The Lege Stirs Into Action
Will any of these bills make it into law?
179 Senate bills (and counting). 356 measures from the House. The 84th session of the Texas Legislature may not formally kick off until Jan. 13, 2015, but lawmakers have already been busy drafting legislation since filing began on Nov. 10. The big question now is, which lawmakers will be there to vote on them, considering there is likely to be a slate of empty seats and special elections.
The first special is a byproduct of the Nov. 4 general election. Republican Sen. Glenn Hegar was only halfway through his four-year term representing western Houston when he was elected comptroller, so he must vacate his seat in the upper chamber. Gov. Rick Perry quickly called a special election for Dec. 6, and Rep. Lois Kolkhorst, R-Brenham, has already thrown her hat in the ring, which could trigger another special for her seat.
Then there's Democratic jockeying in San Antonio. When Mayor Julián Castro stepped down to become U.S. Secretary of Housing and Urban Development, Ivy R. Taylor was appointed his replacement by her fellow city council members. Now the office will be on the 2015 ballot, and Democratic Rep. Mike Villarreal has stepped down to concentrate on a run. However, he could have competition: Fellow Dem Sen. Leticia Van de Putte, who recently lost to Sen. Dan Patrick in the lieutenant governor race, has done little to dispel rumors she'll run for mayor. That could leave San Antonio facing two rapidly called specials, with Council Member Diego Bernal and PR consultant Melissa Aguillon already vying to replace Villarreal. If that seems like bad news for the Dems, there could be worse tidings from Houston, with continuing rumors that ranking House Appropriations Committee member Sylvester Turner is eyeing a run for Space City mayor.
As for legislation, the normal opening day deluge has slowed to a trickle. Locally, only two state reps from the Travis County delegation have filed any bills. First out of the gate was the newest member, District 50 Democrat Celia Israel filing House Bill 76, allowing electronic voter registration. She's been joined by District 48's Donna Howard, whose HB 256 would provide child care support for at-risk students with kids of their own.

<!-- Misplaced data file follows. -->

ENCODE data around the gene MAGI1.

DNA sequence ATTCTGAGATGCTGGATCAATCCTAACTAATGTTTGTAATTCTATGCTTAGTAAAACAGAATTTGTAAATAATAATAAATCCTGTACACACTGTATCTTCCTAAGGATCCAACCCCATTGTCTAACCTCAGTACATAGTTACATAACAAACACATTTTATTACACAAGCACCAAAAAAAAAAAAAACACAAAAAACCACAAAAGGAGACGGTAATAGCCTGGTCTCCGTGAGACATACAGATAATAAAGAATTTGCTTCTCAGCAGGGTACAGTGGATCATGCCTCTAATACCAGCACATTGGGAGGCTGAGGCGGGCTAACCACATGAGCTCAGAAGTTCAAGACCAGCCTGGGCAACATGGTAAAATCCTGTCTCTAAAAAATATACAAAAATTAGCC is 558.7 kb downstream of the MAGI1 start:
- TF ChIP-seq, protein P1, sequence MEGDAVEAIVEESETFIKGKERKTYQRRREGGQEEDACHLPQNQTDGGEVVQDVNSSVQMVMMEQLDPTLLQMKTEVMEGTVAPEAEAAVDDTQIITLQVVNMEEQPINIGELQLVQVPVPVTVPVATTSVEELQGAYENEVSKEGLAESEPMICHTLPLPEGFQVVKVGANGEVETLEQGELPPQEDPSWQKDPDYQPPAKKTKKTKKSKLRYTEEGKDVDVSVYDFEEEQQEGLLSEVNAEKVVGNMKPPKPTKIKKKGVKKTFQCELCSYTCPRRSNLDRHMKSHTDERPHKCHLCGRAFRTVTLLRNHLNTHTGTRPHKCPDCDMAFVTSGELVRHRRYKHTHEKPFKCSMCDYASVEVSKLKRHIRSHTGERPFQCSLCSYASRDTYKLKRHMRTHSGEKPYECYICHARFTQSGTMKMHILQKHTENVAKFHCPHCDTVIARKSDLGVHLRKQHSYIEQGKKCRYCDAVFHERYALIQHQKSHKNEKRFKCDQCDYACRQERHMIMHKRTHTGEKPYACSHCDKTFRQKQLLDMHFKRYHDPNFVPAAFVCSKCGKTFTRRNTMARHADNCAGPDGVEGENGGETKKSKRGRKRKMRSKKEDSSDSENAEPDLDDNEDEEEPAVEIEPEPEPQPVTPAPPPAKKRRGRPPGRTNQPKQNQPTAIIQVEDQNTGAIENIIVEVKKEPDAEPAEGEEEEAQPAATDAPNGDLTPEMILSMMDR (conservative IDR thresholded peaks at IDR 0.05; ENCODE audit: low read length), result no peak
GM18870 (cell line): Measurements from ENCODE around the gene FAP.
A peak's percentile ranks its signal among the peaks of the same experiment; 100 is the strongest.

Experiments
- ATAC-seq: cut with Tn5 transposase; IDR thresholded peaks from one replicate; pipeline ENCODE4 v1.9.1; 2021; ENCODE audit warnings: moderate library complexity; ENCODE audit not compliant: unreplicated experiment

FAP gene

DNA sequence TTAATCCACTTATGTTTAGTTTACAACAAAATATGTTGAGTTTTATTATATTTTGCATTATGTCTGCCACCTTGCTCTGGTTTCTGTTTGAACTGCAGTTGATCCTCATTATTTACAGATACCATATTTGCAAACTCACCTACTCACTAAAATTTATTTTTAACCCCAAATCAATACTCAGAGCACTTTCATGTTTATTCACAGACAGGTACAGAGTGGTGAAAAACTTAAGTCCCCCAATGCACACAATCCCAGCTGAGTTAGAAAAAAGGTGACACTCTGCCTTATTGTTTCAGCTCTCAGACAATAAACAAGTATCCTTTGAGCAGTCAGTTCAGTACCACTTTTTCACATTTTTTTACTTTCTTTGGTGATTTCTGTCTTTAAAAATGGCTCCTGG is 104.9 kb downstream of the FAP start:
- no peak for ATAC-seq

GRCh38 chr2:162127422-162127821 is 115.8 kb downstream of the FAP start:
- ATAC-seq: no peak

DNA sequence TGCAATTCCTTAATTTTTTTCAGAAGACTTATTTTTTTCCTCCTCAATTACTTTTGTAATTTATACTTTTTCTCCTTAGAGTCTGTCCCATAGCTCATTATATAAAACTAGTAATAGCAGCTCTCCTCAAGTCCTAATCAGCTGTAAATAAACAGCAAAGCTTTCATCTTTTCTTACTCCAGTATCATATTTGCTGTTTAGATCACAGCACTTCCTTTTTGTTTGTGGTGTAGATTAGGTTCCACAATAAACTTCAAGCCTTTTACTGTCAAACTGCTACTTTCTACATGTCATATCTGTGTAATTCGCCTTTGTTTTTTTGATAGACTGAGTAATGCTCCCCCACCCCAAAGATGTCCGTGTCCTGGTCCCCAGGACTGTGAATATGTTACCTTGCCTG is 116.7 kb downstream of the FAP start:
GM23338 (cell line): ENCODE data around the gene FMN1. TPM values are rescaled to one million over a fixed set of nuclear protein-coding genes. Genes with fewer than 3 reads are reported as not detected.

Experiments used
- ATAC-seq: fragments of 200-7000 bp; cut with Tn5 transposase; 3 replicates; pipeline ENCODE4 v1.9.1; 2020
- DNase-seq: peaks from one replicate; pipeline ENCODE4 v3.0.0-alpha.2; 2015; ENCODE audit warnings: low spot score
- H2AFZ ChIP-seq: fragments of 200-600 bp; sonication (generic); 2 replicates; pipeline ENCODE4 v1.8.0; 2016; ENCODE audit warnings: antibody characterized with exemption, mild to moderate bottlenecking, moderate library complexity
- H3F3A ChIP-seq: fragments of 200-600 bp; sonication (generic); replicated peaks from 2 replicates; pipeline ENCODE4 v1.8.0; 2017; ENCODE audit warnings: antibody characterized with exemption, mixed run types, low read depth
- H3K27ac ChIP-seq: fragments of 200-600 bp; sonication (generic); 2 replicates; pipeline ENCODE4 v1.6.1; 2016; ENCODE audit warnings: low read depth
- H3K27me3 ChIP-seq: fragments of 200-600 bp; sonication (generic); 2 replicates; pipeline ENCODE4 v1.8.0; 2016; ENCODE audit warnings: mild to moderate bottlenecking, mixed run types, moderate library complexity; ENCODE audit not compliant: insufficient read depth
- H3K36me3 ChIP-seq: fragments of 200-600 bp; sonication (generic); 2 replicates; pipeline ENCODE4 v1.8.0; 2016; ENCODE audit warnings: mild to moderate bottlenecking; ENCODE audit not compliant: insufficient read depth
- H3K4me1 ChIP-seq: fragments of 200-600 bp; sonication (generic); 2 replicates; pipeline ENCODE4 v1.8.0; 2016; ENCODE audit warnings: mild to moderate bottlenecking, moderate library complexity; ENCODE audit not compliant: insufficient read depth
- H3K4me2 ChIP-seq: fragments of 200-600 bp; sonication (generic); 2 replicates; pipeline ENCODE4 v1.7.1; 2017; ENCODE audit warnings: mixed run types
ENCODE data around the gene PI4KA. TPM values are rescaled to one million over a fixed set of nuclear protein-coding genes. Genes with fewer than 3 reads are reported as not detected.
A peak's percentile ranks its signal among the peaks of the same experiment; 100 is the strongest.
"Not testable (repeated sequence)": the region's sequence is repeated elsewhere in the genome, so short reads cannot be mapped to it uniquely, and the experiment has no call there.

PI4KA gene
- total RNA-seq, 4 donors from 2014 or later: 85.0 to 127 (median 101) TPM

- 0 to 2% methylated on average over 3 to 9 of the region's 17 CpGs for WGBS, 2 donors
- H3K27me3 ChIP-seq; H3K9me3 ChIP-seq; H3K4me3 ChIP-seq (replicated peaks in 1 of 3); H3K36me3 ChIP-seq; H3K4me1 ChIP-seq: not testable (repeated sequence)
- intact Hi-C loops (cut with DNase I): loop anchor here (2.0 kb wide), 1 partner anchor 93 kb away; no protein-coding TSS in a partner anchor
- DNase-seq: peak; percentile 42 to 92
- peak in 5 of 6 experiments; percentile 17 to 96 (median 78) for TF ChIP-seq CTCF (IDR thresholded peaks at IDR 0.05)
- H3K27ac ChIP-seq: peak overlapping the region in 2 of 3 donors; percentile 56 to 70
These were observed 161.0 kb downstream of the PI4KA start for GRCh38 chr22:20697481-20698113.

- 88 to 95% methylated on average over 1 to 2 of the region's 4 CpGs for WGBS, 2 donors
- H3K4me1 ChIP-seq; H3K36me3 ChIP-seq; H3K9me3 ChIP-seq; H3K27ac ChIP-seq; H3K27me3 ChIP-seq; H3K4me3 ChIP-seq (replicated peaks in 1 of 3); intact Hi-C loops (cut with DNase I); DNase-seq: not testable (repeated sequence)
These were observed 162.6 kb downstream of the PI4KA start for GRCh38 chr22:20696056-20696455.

It's far busier over in the Senate, but almost solely because of Sen. Judith Zaffirini, whose gerrymandered district brushes Austin but is anchored in Laredo. She has filed a total of 34 bills, many focused on education, including Senate Bill 21, relating to revenue bonds; and SB 22, on outcomes-based funding for colleges. Meanwhile Sen. Donna Campbell, R-New Braunfels, is promoting SB 119, turning the Cap Metro board into a purely elected body, and SB 120, increasing the penalty for interfering with a mail-in ballot from a state jail felony to a third-degree felony. Other significant measures proffered include:
•SB 137, Sen. Charles Perry, R-Lubbock: limiting appropriations growth to the increase in state population and inflation.
•SB 143, Sen. Sylvia Garcia, D-Houston: automatically informing voters of problems with their voter registration form.
•HB 80, Rep. Tom Craddick, R-Midland: a statewide ban on texting while driving.
•HB 106, Rep. Dan Flynn, R-Canton, and HB 164, Rep. James White, R-Woodville: open carry legislation for handguns.
•HB 111, Rep. Trey Martinez Fischer, D-San Antonio: same-day voter registration.
•HB 130: Rep. Rafael Anchia, D-Dallas: overturning the ban on same-sex marriage.
Luckily/sadly for Texas, most of these measures will either end up dead on the vine, folded into omnibus bills, or rewritten beyond recognition.